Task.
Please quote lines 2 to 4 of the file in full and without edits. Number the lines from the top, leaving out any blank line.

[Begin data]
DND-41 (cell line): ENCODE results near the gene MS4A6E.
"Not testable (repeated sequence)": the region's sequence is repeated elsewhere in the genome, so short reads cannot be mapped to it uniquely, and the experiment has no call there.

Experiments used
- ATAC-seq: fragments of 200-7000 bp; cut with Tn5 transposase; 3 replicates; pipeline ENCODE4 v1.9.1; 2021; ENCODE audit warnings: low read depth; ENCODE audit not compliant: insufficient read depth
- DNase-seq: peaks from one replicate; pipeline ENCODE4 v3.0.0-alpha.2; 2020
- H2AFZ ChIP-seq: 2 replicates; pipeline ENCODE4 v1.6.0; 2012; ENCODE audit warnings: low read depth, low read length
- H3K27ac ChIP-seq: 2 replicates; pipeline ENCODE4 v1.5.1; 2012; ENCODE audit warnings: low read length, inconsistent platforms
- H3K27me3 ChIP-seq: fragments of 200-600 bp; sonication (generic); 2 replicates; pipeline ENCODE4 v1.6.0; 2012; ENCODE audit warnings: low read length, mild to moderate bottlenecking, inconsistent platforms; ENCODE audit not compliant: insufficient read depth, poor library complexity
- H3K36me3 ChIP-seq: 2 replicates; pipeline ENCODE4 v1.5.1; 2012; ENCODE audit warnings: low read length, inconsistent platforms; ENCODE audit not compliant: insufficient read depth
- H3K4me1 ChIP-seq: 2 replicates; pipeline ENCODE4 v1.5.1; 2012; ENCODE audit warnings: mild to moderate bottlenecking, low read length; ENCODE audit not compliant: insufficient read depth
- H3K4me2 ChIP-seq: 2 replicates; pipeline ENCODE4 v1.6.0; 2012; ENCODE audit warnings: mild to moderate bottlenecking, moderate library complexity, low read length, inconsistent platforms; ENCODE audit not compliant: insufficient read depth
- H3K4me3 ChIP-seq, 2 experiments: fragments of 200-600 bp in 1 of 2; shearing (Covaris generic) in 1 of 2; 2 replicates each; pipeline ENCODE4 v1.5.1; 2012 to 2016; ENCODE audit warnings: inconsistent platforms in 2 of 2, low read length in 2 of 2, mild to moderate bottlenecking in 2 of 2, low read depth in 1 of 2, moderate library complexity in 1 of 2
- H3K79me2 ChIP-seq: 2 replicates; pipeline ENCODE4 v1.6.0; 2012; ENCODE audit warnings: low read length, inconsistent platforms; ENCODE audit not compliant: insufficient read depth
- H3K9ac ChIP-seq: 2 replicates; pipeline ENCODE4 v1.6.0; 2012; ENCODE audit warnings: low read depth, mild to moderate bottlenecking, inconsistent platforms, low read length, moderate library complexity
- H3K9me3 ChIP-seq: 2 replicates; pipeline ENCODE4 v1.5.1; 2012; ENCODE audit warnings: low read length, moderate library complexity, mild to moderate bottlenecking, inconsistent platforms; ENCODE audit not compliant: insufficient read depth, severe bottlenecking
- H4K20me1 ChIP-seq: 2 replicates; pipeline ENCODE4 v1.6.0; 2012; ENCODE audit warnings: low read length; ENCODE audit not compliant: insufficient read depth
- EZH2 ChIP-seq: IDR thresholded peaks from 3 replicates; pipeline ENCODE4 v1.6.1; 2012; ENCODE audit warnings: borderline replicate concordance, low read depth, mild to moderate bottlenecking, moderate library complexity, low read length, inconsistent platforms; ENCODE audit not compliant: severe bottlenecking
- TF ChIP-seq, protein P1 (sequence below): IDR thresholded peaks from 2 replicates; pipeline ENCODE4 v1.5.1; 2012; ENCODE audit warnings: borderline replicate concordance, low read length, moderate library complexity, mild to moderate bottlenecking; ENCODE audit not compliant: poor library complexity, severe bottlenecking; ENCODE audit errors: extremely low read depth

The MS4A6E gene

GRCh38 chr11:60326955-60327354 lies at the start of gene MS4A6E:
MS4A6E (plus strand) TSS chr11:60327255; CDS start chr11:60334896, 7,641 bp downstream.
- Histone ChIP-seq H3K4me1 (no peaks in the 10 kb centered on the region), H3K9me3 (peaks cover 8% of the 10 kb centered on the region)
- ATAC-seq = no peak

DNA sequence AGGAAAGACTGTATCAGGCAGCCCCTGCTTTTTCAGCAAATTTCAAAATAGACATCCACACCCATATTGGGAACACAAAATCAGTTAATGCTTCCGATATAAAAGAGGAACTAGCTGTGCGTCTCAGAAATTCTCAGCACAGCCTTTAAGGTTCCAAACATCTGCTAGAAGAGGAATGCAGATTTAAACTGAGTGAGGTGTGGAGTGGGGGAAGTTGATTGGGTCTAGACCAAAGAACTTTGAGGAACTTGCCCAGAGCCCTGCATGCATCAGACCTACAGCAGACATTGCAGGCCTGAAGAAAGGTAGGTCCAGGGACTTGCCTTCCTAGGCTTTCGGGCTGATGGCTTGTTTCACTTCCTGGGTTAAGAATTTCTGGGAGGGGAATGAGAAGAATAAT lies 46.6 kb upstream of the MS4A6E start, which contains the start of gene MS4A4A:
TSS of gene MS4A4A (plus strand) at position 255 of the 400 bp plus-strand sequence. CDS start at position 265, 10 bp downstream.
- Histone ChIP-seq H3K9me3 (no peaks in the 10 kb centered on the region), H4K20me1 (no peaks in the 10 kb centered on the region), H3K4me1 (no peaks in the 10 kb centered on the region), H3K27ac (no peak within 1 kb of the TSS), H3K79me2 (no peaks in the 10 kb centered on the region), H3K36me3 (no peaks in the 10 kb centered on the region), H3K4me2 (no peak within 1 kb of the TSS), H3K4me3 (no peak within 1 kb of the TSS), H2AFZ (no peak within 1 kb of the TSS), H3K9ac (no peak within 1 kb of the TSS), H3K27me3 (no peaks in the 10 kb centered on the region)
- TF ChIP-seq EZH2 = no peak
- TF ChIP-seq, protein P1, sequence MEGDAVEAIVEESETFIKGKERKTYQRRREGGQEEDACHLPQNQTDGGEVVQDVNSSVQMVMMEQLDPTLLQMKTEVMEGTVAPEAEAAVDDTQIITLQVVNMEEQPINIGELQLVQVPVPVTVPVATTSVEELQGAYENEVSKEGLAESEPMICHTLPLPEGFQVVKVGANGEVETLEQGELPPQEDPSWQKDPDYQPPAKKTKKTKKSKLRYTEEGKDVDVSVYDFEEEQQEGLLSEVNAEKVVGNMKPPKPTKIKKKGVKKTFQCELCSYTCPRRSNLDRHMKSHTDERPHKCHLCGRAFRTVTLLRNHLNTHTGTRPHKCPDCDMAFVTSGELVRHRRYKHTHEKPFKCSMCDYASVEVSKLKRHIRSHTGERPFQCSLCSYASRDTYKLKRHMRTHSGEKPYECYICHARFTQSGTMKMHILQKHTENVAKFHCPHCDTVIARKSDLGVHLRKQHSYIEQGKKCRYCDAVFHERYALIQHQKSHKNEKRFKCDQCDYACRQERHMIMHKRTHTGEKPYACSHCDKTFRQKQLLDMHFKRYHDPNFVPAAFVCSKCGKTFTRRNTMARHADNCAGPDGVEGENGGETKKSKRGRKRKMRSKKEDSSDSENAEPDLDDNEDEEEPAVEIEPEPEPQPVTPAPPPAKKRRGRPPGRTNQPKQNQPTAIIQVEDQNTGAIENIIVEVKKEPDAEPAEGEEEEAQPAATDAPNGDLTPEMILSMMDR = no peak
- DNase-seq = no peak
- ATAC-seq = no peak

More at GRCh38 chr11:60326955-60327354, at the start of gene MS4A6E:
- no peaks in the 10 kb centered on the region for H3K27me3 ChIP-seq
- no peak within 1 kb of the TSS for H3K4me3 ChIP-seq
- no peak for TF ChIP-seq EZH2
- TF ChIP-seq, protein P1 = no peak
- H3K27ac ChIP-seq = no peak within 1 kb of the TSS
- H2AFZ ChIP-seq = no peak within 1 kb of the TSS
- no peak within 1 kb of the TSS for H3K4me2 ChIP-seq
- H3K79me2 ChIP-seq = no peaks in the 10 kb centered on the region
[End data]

"Not testable (repeated sequence)": the region's sequence is repeated elsewhere in the genome, so short reads cannot be mapped to it uniquely, and the experiment has no call there.

Experiments used
- ATAC-seq: fragments of 200-7000 bp; cut with Tn5 transposase; 3 replicates; pipeline ENCODE4 v1.9.1; 2021; ENCODE audit warnings: low read depth; ENCODE audit not compliant: insufficient read depth